homepage logo

Repnow: The value of Antiques Roadshow

By Staff | Jun 13, 2014

He was born to Even and Clara Johnson. They named him Edwin, and in time, he married Lydia Elvera Sorenson. Together they farmed north of Williston and raised their family of six children. In his spare time, Edwin liked to whittle. His greatest efforts of this craft came when he completed statues of Abe Lincoln, Theodore Roosevelt, and Joseph Stalin. He also crafted a covered wagon with a team of horses. He had an incredible gift for detail, stance, and expression. In time, his daughter, Delores came to have the 28-inch statue of Lincoln. She brought it to Ray where her family continues to enjoy it. Delores explained that her dad made this statue out of wood that was salvaged from old farm equipment. At that time, there would not have been money to purchase new wood; Edwin’s aptitude brought forth this very suitable, weathered hardwood for his creation.

We have admired this piece of folk art created on the prairie of North Dakota by Jan’s grandfather. You could not walk into a room where this was displayed and not be drawn to it. This past weekend, Jan and I took this family treasure whose provenance we knew to the Antiques Roadshow in Bismarck, North Dakota. Provenance is one word you hear often on the show and it is defined as “the beginning of something’s existence, its origin.” Knowing the creation of an item and its history not only helps determine its value, but it can also greatly add to the object’s worth. For example, a piece of UND pottery which includes a picture of Margaret Cable making the object and a letter stating who it was made for would be, if you will, “Cable credence.” We have been devoted fans of the Antique Roadshow which airs on Prairie Public Television with the host Mark L. Walberg. Bismarck is the first city on their 19th Season tour as the search continues for America’s hidden and displayed treasures which have been at home on the prairie and elsewhere.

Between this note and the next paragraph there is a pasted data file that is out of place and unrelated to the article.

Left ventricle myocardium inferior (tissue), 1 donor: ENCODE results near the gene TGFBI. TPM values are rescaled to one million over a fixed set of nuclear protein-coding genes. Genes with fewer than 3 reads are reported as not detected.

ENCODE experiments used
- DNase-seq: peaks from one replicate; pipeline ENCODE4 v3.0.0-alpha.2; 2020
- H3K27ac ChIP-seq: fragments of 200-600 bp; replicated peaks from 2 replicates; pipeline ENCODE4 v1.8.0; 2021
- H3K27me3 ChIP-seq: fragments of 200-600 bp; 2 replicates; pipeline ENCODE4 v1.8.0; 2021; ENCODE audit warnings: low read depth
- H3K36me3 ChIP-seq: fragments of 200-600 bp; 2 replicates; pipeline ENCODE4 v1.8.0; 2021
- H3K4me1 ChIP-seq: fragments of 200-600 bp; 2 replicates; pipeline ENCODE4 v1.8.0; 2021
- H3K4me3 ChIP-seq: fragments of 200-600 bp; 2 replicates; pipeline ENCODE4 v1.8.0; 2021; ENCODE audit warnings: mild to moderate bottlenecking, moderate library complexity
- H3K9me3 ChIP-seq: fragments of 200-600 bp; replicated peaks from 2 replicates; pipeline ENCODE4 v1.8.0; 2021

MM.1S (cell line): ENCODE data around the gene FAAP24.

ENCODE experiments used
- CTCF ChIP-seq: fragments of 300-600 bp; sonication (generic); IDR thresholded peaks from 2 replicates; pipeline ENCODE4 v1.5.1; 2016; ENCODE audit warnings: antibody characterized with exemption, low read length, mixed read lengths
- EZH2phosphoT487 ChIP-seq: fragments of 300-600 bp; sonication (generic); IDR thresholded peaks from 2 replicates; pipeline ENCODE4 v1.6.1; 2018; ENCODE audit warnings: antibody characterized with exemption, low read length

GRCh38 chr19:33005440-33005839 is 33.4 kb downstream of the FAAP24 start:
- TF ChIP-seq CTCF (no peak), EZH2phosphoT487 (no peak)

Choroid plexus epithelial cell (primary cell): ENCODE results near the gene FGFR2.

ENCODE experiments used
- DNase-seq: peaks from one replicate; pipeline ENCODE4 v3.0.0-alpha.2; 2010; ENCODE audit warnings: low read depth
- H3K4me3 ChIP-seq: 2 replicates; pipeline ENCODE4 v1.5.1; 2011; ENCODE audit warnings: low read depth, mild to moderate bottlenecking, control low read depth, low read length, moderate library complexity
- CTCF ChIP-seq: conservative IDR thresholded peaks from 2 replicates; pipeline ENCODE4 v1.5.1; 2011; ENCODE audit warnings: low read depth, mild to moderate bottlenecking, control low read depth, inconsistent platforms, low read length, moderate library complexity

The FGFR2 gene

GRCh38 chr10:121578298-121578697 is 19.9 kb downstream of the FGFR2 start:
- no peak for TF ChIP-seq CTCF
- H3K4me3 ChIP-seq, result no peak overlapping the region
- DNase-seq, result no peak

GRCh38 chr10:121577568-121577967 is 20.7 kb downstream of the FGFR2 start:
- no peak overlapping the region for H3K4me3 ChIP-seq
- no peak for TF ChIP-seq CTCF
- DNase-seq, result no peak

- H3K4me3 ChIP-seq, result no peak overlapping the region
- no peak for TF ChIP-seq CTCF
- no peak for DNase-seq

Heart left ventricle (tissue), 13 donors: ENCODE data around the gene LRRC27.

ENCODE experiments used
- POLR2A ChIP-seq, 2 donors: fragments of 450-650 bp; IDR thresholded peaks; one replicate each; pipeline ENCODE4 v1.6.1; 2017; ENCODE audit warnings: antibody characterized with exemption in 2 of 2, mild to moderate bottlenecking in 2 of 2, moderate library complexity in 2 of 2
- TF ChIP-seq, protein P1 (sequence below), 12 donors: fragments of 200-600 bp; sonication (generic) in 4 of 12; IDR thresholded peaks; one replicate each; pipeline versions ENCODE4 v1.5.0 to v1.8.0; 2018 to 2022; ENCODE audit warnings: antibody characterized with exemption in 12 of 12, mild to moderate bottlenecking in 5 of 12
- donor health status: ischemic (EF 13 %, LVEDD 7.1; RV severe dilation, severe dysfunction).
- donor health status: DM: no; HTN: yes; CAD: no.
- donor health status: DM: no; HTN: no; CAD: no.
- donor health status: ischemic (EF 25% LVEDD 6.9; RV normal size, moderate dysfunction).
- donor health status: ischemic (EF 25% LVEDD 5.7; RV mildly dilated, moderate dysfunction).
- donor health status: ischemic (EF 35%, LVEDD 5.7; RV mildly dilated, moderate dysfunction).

We submitted our names to be volunteers. We felt charmed that we were among the 120 volunteers chosen from across the country needed to complete the show in Bismarck. We arrived on Friday afternoon, May 30, for our training. We were warmly and enthusiastically greeted by Marsha Bemko, the Executive Producer. Right from start, she expressed how important volunteers are and how the show simply could not happen without this team of antique devotees.

We were divided into teams to help in the many areas. Handling these assignments with humor and guidance were the production coordinators, Nina and Chis. Nina informed Jan and me that we would be “generalists” which boiled down to the fact that we would be assistants to the appraisers. That assignment had us dancing on the polished Civic Center cement floor!

The crew has every detail finely tuned. They take the time to be organized and interested–that is the common beat while this show is being taped. We were instructed to realize that all ticket holders would be bringing objects they treasure. All objects were valuable-either sentimentally or monetarily. Perhaps if their house were on fire, these items would be heading out the door real fast. The team also articulated that people were the most important. Volunteers are the first voice and face of the Roadshow. Our smiles and friendly manner was central to the Antique Roadshow experience for the thousands who attended.

Ticket holders had the following areas from which to choose: metalwork, decorative arts, furniture, rugs and textiles, arms and military, prints and posters, Asian arts, ancient art, tribal art, photographs, paintings, collectibles, sports, toys, dolls, books, musical instruments, pottery and porcelain, glass, silver, jewelry, folk art, watches and clocks. These items were creatively hauled into the center on garden carts, wheelchairs, baby strollers, wooden hand carts, handmade dollies, auto dollies and one even arrived in a lime green bag with hot pink polka dots.